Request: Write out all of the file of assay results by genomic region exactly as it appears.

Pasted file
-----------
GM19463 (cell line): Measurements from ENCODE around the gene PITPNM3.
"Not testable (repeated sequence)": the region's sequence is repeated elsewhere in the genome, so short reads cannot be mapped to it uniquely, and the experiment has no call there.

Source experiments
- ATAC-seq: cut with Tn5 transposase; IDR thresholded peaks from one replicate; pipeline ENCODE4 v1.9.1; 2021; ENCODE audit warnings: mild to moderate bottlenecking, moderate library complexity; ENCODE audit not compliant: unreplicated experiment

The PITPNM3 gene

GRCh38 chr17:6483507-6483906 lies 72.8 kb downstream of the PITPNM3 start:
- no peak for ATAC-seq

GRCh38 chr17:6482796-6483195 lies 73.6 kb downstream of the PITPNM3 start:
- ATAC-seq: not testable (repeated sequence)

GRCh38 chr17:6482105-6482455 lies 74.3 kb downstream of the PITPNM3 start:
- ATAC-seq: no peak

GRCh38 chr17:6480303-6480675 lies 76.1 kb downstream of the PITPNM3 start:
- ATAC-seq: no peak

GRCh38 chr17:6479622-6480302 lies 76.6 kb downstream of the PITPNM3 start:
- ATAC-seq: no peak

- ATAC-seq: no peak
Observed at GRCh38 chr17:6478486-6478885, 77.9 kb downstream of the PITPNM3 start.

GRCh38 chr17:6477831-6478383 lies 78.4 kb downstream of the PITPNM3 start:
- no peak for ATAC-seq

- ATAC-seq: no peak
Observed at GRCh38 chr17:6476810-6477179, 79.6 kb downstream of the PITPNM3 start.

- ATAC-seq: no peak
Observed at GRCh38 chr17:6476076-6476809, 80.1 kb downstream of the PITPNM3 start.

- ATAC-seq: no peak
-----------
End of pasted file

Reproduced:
GM19463 (cell line): Measurements from ENCODE around the gene PITPNM3.
"Not testable (repeated sequence)": the region's sequence is repeated elsewhere in the genome, so short reads cannot be mapped to it uniquely, and the experiment has no call there.

Source experiments
- ATAC-seq: cut with Tn5 transposase; IDR thresholded peaks from one replicate; pipeline ENCODE4 v1.9.1; 2021; ENCODE audit warnings: mild to moderate bottlenecking, moderate library complexity; ENCODE audit not compliant: unreplicated experiment

The PITPNM3 gene

GRCh38 chr17:6483507-6483906 lies 72.8 kb downstream of the PITPNM3 start:
- no peak for ATAC-seq

GRCh38 chr17:6482796-6483195 lies 73.6 kb downstream of the PITPNM3 start:
- ATAC-seq: not testable (repeated sequence)

GRCh38 chr17:6482105-6482455 lies 74.3 kb downstream of the PITPNM3 start:
- ATAC-seq: no peak

GRCh38 chr17:6480303-6480675 lies 76.1 kb downstream of the PITPNM3 start:
- ATAC-seq: no peak

GRCh38 chr17:6479622-6480302 lies 76.6 kb downstream of the PITPNM3 start:
- ATAC-seq: no peak

- ATAC-seq: no peak
Observed at GRCh38 chr17:6478486-6478885, 77.9 kb downstream of the PITPNM3 start.

GRCh38 chr17:6477831-6478383 lies 78.4 kb downstream of the PITPNM3 start:
- no peak for ATAC-seq

- ATAC-seq: no peak
Observed at GRCh38 chr17:6476810-6477179, 79.6 kb downstream of the PITPNM3 start.

- ATAC-seq: no peak
Observed at GRCh38 chr17:6476076-6476809, 80.1 kb downstream of the PITPNM3 start.

- ATAC-seq: no peak